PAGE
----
Is Vinyl DJing dead? The History & Arguments For & Against

Is vinyl DJing dead? As we know, yes

Like any section of music, DJing is going through huge changes with the advance of technology. The DJ world is completely different from what it was even ten years ago. Pioneer turned the landscape on its head when they released CDJs. So how has it affected the original art form, is vinyl DJing dead?

The short answer is that yes, vinyl DJing as we know it is dead. Definitely as the dominant force in DJing. In that sense, DJing with vinyl died a while ago. That said, it has gone through a bit of a revival. Plus you’ll often find big-name DJs who still love to play vinyl sets and will do so whenever they can.

DJing with Vinyl

Vinyl was how DJing started in the first place. It was when a DJ at the Hacienda nightclub in Manchester put two turntables side-by-side that DJing was born. And this method dominated the DJ world for nearly 60 years.

The art form itself developed a long way with advances such as the direct-drive vinyl turntables. These replaced belt drive and made mixing much smoother and reliable. They also made turntablism possible. This is where DJs scratch, beat juggle and mix tracks using advanced techniques. With this came competitions like the DMC that helped push the art form even further.

To see our recommended turntables head here.

Vinyl’s Days Become Numbered

CDJ500 the first CDJ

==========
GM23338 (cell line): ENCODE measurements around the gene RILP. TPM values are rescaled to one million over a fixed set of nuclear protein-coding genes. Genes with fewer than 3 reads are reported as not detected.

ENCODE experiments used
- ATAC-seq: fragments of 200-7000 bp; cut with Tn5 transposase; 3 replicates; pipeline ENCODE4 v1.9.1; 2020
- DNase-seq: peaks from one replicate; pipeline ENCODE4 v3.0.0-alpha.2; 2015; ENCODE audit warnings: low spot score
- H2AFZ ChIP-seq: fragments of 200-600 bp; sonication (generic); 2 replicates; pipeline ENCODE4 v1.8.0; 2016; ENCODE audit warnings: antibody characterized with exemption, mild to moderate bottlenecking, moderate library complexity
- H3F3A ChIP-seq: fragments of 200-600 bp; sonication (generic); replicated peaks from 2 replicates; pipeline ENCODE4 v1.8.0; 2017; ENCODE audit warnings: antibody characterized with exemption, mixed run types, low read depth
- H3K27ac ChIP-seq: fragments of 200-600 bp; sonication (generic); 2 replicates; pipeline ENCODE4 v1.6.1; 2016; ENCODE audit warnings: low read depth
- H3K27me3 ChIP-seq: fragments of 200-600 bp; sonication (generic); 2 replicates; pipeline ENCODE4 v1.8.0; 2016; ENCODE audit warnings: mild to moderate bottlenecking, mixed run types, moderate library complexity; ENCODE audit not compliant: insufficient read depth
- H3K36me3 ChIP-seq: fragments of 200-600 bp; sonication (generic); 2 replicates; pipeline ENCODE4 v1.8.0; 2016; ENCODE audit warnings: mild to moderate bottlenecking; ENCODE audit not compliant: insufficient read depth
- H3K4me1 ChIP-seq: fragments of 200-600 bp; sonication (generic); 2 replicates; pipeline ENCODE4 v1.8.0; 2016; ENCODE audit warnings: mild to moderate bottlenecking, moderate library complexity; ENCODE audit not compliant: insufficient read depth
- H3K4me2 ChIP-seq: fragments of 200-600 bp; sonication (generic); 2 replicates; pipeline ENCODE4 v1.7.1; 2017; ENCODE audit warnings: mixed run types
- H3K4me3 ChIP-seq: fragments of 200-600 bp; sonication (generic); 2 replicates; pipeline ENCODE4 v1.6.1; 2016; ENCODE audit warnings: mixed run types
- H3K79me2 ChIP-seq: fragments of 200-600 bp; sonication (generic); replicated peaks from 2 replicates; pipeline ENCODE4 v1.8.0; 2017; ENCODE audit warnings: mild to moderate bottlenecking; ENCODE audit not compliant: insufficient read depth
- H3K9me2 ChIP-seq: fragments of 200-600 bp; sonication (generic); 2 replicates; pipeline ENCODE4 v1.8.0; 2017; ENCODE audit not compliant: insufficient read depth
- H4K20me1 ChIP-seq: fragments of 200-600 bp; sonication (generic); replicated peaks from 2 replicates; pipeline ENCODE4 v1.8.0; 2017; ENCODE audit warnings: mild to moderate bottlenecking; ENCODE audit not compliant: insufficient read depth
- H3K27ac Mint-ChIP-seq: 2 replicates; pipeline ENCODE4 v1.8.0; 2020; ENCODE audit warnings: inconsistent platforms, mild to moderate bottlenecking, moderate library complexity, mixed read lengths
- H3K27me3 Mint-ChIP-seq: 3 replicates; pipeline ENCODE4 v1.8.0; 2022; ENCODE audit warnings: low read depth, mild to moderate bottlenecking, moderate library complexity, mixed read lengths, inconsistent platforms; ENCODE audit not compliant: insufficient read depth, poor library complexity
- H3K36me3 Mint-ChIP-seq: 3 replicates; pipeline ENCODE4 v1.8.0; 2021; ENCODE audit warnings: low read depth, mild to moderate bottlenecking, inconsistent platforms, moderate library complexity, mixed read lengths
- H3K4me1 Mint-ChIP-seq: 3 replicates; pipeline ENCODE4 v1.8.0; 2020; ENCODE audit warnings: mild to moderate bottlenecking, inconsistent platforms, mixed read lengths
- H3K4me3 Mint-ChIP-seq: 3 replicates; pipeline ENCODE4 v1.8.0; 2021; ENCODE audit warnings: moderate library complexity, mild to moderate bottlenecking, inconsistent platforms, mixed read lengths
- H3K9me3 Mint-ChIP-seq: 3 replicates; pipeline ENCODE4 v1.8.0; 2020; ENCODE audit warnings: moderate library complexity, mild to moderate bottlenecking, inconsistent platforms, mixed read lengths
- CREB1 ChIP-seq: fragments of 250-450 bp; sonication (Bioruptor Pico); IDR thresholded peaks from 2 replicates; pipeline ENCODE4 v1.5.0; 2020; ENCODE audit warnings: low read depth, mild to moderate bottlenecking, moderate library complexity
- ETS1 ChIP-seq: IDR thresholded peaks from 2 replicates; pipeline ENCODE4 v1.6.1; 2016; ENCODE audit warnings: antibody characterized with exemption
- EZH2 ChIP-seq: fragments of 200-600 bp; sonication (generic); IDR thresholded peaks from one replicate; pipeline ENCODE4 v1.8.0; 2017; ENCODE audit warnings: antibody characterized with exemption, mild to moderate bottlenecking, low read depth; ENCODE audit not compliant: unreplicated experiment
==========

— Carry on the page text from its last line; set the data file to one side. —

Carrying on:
The CDJ500 was the first of it’s kind

Things began to change when companies started releasing CD decks (see our recommended modern decks here). CDs had become the main way of listening to music at home and DJs wanted to use them in a club environment. Largely due to the practicality and portability of DJing of CDs.

They could suddenly have hundreds of tracks without having to carry crates and crates of vinyl.

The first major introduction was Pioneer’s CDJ500 but that wasn’t the vinyl slayer. Although it allowed DJs to play CDs and change their pitch, they just weren’t as tactile as vinyl decks. DJs were used to touching and manipulating a platter as a way to physically adjust and correct their mixes.

When Did DJs Stop Using Vinyl?

Things changed completely with the introduction of the Pioneer CDJ1000 in 2001. These had a platter that DJs were able to spin and touch. This closely replicated the style of mixing that DJs were used to and effectively sealed the fate of vinyl decks.

CDJ1000 the vinyl slayer
The CDJ1000 sealed vinyl’s fate

And so CDJs started to become standard in clubs around the world. To the point where the New York Times declared that CDJs had properly taken over in a 2004 article.

That wasn’t to say that vinyl decks disappeared instantly, there was a good few years of transition. Many DJs were reluctant to give up their vast vinyl collections or were resistant to CDs being the new standard. Some even saw them as a fad that wouldn’t last.

Over time though the CDJs just got better and better. To the point where turntablists started to use them alongside their vinyl decks. They were able to do many of the same tricks as they with vinyl, as well a new tricks unique to CD decks.

To see our recommended CDJs head here.